Updated: Dec 4, 2020
by Nate Kang November 2020
History is full of many polarizing and controversial figures whose legacies are significantly more complicated than of those who merely check the boxes of “black & white” or “good & bad.” Oftentimes, these men and women leave behind somewhat murky acts that are worth examining on a deeper level. Many have become the subject of frequent debate over how we should evaluate them today. One such figure is the former President of the Republic of Korea, Park Chung-hee (Hangul: 박정희). He ruled South Korea with an iron fist for 17 years while lifting his fallen country out of the ashes of the Korean War. Park’s administration has been characterized as a ruthless military dictatorship, where opposing voices were drowned out and the violation of human rights were not uncommon. However, it is undeniable that Park was instrumental in guiding the once poverty-stricken nation towards economic prosperity and a far greater prominence on the world stage than South Korea could have imagined.
Park Chung-hee was born in the village of Sonsangun during a time when the Korean peninsula was under Japanese occupation. His father served as a magistrate for the Japanese colonizers. Park won admission to high school through a competitive examination and, later, admission to a two-year training program in Manchukuo, the Japanese puppet state in Manchuria. He graduated at the top of his class and entered the Japanese army after completing another two years of training at the Tokyo Military Academy. His experience with the Japanese government's program of economic development in Manchukuo strongly influenced his future rule over South Korea.
After the end of World War II, Park participated in a communist cell organized within the South Korean army and was sentenced to death for this crime. Before he could be punished, he received a reprieve as a result of his cooperation with the authorities. Later, Park served with distinction in the South Korean Army during the Korean War and became an expert in logistics.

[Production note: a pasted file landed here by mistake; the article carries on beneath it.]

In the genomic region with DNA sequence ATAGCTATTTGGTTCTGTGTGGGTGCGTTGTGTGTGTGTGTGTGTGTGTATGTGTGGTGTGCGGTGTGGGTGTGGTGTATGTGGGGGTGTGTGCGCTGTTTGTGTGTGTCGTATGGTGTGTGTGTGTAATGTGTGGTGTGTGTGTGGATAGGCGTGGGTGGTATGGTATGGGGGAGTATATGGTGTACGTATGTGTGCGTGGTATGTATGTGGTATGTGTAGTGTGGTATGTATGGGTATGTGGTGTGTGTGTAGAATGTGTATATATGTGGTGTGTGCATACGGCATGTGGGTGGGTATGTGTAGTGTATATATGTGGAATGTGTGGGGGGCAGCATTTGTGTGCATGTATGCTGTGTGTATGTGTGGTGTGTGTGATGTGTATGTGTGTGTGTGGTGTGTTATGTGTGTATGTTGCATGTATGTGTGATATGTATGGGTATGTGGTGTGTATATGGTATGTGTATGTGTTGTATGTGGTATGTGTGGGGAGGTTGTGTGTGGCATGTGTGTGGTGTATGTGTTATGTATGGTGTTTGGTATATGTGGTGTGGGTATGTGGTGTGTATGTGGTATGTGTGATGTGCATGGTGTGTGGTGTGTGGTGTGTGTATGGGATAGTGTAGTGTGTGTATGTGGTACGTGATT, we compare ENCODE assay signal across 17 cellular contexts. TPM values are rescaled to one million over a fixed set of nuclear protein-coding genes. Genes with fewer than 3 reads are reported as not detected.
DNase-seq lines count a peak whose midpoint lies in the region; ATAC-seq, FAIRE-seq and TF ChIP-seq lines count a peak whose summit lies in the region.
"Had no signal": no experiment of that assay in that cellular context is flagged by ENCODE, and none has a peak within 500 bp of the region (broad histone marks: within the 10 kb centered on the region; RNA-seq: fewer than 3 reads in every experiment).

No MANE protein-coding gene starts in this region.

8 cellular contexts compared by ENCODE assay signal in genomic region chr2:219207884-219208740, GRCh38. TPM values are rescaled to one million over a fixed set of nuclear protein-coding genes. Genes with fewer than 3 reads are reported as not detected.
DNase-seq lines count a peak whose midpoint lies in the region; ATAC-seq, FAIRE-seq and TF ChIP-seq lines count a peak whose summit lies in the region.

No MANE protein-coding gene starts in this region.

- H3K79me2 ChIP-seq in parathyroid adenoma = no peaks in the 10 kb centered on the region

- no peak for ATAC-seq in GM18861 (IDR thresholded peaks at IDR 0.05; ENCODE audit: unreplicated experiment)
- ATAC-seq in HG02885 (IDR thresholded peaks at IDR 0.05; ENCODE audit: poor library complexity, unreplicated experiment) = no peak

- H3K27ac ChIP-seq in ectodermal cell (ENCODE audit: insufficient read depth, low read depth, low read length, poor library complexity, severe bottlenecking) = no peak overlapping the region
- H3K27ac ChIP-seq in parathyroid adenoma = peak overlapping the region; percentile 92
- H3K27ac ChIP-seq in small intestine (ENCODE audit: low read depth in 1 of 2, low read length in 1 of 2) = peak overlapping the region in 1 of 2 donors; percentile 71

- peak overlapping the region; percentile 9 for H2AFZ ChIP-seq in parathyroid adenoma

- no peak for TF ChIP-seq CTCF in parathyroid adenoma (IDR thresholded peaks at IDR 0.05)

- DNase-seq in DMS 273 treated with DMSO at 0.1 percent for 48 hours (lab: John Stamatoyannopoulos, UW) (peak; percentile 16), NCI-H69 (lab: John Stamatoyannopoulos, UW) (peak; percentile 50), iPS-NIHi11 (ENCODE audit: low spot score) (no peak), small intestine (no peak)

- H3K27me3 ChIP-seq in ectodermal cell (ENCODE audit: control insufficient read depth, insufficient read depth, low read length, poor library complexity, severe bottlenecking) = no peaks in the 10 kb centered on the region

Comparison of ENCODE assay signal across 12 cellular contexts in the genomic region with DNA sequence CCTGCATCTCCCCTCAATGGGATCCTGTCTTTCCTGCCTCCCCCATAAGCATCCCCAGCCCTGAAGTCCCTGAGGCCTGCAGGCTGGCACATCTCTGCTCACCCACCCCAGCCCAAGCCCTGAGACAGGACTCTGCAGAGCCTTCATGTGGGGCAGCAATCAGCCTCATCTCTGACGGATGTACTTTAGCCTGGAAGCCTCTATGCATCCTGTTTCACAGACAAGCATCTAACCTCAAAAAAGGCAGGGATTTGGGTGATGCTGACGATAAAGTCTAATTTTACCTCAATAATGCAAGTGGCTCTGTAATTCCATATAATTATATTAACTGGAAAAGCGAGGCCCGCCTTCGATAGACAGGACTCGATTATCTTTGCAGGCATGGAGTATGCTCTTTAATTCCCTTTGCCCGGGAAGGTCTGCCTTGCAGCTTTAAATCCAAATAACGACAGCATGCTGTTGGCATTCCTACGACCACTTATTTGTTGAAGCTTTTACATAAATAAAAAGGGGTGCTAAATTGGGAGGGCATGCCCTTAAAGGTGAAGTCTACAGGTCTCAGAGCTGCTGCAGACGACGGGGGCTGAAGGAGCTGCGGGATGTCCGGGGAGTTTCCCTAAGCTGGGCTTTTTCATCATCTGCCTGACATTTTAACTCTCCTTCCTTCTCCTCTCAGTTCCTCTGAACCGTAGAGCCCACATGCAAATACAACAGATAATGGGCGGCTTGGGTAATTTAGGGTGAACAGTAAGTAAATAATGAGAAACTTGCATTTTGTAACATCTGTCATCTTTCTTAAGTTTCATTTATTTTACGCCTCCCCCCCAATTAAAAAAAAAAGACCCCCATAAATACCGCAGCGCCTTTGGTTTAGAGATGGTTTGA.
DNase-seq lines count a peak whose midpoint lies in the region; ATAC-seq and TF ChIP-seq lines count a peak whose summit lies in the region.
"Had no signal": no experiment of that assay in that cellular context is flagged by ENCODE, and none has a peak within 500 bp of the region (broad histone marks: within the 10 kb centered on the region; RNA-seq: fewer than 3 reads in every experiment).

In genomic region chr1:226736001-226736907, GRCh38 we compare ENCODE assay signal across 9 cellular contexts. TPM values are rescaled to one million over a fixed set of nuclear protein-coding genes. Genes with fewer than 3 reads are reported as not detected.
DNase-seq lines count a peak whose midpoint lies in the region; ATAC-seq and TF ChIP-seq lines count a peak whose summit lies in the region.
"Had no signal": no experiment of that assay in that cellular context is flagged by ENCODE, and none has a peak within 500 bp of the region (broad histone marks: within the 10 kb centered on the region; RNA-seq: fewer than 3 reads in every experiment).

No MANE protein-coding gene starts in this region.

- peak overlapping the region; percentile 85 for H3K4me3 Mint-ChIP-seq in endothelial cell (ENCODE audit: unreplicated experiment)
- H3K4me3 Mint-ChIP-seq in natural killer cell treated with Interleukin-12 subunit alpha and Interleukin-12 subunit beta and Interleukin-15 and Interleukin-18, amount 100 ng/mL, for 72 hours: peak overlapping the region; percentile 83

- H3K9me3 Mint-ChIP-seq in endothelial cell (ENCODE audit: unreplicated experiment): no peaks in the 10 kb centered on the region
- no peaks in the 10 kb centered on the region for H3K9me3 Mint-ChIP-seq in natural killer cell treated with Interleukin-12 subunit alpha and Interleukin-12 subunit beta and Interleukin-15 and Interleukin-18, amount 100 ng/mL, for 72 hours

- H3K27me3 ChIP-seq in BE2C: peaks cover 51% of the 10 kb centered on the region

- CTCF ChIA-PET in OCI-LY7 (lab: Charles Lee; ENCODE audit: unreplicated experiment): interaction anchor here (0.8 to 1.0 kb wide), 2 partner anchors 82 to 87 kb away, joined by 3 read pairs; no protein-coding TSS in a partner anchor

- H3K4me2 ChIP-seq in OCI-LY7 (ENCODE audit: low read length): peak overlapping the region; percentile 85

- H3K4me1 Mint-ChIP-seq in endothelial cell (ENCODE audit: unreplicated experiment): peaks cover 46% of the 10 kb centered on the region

In May of 1960, Park and a group of other officers of the South Korean army took
control of the government. The U.S. government was uncertain of what had taken place in South Korea. There were strong suspicions that Park was a crypto-communist. As a result, the media sometimes referred to him as "Parkov," a Russianized version of his name. Although Park did not have affiliations with the communist movement, his thinking and ideological orientation were decidedly Stalinist. It was most likely his experiences in the Japanese government that explained his predilection for central planning and autocratic control. For example, the Japanese army had no sympathy for notions of free markets, and Manchukuo undertook a Stalinist-style development program. Thus, Park's program for economic development was modeled more on Meiji-era Japan than the Soviet Union.
Park’s time in office came to an abrupt end when he was assassinated on October 26, 1979 by his own intelligence chief, Kim Jae-gyu (Hangul: 김재규), who was subsequently hanged for his crime. The reasons behind the killing remain muddled in ambiguity –– although recently surfaced audio recordings seem to suggest that the killing was premeditated, rather than an act of impulse.
Overall, the most lasting impact of Park’s presidency was his contributions to South Korea as an emergent economic powerhouse of East Asia that is comparable to Taiwan, Japan, and even the People’s Republic of China.
Sources: https://www.piie.com/publications/chapters_preview/341/2iie3373.pdf https://www.sjsu.edu/faculty/watkins/park.htm https://digitalarchive.wilsoncenter.org/resource/modern-korean-history-portal/park-chung-hee